While some of Apple's new laptops are built with internal batteries to increase power capabilities, other systems still have easily removable batteries. In similar systems, the batteries are interchangeable, and while it may be obvious that you can swap batteries among these systems, some people may also have concerns about doing this. Some of these might include whether or not the system would read battery status properly and if charge values would be similar across multiple machines.
Recently MacFixIt reader David wrote in with such concerns:
"Since I own two batteries for my Intel Core Duo MacBook Pro I was wondering... where is the battery condition information stored, in the battery or the computer? The reason I ask has to do with conditioning/calibrating the batteries. If I successfully calibrate one battery and then do the same for the second, can I swap batteries and be confident the calibration will be accurate for whichever battery I am using at the time?"
Battery calibration adjusts the battery itself, and not the computer's reading of the battery. A full calibration pushes the battery to its limits and resets the output levels that the battery tells the computer is 100 percent of its capabilities. As batteries age, they lose their ability to hold a full charge, so what is considered "full" for a given battery needs to be reset periodically.
These levels along with other statistics such as charge status, number of cycles, and other information are stored in the battery and are just reported to the computer. This information can be found in the System Profiler utility (available in the Utilities folder, or by selecting "About this Mac" in the Apple menu and then clicking "More Info..."). In System Profiler there is a Hardware section, and if you click the Power subsection, then you will see battery statistics (number of full charges, charge status, capacities, remaining capacity, etc.)
While it is most common to use the computer to calibrate the battery, this technically can be done by any system that will charge it up fully, and then drain it fully. The battery will hold these charge values and report them to any system that can read them. Therefore you should be able to calibrate a battery in one system and then use it in another.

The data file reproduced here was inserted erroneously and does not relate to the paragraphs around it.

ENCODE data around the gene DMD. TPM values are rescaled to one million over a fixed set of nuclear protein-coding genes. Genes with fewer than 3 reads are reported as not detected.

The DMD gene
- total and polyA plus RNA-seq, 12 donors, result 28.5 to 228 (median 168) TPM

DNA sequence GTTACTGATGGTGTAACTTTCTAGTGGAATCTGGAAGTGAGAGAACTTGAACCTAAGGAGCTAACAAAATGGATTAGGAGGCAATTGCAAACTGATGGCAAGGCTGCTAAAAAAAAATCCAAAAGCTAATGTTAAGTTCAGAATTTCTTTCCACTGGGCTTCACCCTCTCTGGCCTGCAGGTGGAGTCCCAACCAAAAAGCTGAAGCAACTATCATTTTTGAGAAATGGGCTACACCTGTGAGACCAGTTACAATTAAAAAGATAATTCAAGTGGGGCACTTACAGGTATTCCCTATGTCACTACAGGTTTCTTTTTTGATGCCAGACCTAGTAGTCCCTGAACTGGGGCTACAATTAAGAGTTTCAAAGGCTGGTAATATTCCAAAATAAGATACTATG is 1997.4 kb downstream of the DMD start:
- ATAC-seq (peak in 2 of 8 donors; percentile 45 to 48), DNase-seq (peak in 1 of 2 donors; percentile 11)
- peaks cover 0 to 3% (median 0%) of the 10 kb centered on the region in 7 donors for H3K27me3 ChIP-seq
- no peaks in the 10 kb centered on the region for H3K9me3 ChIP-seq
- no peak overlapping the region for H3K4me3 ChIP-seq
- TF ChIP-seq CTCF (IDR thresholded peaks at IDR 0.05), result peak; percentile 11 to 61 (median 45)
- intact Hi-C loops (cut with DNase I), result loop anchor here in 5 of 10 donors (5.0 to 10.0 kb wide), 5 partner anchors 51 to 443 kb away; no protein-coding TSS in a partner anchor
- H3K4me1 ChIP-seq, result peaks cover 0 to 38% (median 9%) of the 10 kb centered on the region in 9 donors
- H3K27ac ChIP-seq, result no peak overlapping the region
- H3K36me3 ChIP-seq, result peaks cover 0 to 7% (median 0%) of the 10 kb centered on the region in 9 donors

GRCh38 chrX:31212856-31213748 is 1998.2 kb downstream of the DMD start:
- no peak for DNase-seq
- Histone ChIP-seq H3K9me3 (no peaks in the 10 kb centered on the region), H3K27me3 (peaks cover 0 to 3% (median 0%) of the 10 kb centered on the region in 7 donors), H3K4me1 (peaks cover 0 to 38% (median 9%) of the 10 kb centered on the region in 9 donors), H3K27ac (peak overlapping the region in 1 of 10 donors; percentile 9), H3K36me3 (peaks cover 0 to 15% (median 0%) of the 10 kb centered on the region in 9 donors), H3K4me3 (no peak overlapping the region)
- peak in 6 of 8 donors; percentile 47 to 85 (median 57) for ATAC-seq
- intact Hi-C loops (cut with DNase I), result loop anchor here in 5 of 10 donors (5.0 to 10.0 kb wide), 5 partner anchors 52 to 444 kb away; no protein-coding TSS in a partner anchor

The one caveat to swapping batteries is the power level at which the system will assume you are running low on battery power will be managed by the system management controller, and if there is a faulty setting in the system management controller, then the computer may go into precautionary sleep mode prematurely. This is independent of the batteries and their calibration status, but will affect the system's power usage. Therefore it may help to reset the SMC for the machine that you have swapped the battery to.
Tip: Live swapping without external power
While you can always shut down your system to swap out the battery, or keep it plugged in to an external power source when swapping, you can also make use of the Mac's deep-sleep mode if you only have a battery available.
Be sure to save your work if you can, and then put your system to sleep by using either the Apple menu or by press the power button once and choose the sleep option from the presented options. Wait for the light on your Mac to begin pulsing, which indicates the RAM's contents have been written to the hard drive, and then swap the batteries. When the new battery is in place, power on the system and you should see the system wake from deep-sleep mode with a gray progress indicator shown over the desktop.
Proper care for batteries is something that is often overlooked by laptop owners, and Apple has some dedicated resources available for helping people ensure their batteries last as long as possible. These include tips on storage, calibration, and overall use of the batteries on both laptops and Apple's other mobile devices.
In addition to Apple's resources, we have a few articles on tips and suggestions for managing and maintaining laptop batteries: